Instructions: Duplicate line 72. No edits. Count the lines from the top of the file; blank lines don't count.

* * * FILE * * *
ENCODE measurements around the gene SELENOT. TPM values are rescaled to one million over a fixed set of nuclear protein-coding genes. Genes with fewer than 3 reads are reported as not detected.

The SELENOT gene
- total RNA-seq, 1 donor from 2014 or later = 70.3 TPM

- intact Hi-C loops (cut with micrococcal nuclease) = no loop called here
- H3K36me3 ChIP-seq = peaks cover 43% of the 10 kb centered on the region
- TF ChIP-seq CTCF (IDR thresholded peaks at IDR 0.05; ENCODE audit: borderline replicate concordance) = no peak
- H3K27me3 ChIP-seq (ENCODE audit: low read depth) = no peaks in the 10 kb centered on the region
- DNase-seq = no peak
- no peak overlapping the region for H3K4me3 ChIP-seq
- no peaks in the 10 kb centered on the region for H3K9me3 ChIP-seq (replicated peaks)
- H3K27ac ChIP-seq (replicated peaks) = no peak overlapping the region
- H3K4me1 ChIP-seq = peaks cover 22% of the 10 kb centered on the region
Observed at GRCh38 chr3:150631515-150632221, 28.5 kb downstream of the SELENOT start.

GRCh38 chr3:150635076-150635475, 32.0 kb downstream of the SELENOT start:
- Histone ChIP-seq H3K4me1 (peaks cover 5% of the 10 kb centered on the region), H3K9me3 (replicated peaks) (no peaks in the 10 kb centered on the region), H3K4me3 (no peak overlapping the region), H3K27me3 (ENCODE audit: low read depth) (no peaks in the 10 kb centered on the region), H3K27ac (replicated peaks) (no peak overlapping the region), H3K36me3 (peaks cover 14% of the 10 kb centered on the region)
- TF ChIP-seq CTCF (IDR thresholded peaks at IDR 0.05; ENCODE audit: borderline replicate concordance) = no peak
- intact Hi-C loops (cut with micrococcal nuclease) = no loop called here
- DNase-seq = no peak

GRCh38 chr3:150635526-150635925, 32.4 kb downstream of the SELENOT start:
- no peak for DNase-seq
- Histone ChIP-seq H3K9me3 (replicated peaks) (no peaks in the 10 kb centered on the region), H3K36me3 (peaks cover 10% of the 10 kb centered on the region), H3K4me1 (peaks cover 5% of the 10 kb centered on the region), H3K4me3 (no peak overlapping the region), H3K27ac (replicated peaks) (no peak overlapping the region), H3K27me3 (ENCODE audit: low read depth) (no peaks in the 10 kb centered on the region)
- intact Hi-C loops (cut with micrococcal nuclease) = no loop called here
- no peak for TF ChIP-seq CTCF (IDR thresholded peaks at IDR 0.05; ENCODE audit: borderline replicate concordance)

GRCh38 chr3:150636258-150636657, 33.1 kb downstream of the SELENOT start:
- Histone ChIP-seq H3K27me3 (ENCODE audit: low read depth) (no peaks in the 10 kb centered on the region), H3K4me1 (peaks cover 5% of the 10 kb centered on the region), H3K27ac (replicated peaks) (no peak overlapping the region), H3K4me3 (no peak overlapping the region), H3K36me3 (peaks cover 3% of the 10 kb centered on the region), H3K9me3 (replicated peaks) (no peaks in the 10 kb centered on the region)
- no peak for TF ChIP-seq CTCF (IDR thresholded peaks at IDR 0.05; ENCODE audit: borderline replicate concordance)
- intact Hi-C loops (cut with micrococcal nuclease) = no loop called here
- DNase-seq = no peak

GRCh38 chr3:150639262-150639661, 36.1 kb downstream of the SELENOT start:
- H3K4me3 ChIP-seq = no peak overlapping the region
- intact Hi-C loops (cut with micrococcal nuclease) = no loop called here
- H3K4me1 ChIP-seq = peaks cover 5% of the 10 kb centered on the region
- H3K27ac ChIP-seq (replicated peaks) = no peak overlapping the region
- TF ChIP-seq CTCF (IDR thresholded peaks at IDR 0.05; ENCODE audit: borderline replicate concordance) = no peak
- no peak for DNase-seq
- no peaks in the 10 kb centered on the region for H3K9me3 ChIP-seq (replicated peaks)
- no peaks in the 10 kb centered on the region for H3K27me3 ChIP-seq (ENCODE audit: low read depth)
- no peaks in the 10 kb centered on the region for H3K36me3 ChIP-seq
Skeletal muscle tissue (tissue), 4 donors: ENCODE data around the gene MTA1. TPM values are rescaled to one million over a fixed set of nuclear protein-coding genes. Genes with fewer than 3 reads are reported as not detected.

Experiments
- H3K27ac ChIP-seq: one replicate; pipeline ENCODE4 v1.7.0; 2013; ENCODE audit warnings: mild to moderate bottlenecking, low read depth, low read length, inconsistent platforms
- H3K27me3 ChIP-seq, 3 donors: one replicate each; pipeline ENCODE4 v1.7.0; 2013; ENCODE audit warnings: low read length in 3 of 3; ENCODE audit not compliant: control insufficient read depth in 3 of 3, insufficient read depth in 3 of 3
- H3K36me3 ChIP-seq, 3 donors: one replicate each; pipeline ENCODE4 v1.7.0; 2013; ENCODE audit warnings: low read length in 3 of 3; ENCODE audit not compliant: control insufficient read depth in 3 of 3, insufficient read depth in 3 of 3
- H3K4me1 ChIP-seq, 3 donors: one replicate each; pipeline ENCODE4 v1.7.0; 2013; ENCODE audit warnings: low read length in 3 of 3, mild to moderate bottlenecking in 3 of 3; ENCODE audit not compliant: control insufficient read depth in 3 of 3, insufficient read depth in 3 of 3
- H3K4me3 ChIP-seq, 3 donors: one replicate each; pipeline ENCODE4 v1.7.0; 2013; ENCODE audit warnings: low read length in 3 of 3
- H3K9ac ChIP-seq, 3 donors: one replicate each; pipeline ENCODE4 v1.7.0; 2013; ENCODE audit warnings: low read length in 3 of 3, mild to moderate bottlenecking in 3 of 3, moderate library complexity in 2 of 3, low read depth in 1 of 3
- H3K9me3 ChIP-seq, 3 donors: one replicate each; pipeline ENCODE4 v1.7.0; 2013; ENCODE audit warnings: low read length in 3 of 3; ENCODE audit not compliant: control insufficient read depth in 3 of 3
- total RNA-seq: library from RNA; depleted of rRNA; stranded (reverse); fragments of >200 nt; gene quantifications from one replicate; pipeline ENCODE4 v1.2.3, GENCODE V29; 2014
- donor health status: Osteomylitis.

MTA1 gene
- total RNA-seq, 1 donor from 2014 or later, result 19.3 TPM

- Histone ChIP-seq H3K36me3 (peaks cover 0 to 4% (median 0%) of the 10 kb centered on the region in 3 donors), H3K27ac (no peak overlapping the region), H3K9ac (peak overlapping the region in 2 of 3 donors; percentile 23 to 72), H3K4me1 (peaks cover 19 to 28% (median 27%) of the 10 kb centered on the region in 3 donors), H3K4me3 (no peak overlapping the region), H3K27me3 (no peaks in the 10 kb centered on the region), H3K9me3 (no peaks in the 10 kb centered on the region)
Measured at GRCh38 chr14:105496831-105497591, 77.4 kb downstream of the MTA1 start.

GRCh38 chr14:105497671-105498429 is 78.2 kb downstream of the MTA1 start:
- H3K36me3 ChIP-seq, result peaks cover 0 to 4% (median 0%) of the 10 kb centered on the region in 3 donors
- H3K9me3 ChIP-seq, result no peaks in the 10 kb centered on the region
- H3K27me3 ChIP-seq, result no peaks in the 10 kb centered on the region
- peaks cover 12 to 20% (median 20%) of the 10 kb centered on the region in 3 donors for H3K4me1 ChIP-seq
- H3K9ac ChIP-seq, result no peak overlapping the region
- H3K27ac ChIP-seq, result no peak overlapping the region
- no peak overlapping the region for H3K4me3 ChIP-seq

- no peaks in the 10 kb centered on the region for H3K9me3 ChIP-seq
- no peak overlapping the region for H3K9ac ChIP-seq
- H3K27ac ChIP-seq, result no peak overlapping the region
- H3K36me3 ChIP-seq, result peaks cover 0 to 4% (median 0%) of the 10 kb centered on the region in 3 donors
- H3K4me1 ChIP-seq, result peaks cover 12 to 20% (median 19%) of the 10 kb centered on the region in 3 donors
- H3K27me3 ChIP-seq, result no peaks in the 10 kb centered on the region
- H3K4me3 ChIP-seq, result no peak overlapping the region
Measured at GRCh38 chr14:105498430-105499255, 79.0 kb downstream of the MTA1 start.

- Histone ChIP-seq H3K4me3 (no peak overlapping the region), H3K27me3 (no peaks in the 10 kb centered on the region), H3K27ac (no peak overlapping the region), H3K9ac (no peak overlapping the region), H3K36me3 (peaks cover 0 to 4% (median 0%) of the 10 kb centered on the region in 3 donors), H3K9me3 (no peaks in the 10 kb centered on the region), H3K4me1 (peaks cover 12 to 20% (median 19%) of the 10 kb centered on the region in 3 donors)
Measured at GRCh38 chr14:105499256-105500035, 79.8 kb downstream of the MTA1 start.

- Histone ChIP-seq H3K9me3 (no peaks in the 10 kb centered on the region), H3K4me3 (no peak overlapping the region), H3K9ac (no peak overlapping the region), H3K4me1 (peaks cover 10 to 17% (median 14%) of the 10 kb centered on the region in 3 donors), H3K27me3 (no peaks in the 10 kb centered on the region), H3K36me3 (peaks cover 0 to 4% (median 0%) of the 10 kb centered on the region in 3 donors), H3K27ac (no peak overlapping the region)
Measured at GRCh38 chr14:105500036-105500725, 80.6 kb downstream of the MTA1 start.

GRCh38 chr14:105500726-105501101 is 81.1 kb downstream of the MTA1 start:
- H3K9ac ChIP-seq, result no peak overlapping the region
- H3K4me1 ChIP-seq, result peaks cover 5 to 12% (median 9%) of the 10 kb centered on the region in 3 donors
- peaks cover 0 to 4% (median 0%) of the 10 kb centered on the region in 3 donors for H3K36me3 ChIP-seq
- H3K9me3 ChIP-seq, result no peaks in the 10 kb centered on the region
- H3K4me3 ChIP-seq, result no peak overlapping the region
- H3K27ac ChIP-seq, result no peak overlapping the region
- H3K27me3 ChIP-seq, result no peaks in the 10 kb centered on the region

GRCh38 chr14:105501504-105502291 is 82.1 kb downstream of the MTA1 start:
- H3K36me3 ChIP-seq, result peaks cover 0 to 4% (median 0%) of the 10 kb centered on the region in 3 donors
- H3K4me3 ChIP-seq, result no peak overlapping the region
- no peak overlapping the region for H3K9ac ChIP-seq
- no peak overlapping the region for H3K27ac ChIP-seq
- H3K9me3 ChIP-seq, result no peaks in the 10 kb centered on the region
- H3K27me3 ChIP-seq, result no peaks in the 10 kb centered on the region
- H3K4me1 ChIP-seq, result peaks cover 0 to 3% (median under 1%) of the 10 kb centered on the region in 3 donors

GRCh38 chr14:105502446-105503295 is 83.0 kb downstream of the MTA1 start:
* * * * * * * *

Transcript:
- Histone ChIP-seq H3K9me3 (no peaks in the 10 kb centered on the region), H3K4me3 (no peak overlapping the region), H3K9ac (no peak overlapping the region), H3K4me1 (peaks cover 10 to 17% (median 14%) of the 10 kb centered on the region in 3 donors), H3K27me3 (no peaks in the 10 kb centered on the region), H3K36me3 (peaks cover 0 to 4% (median 0%) of the 10 kb centered on the region in 3 donors), H3K27ac (no peak overlapping the region)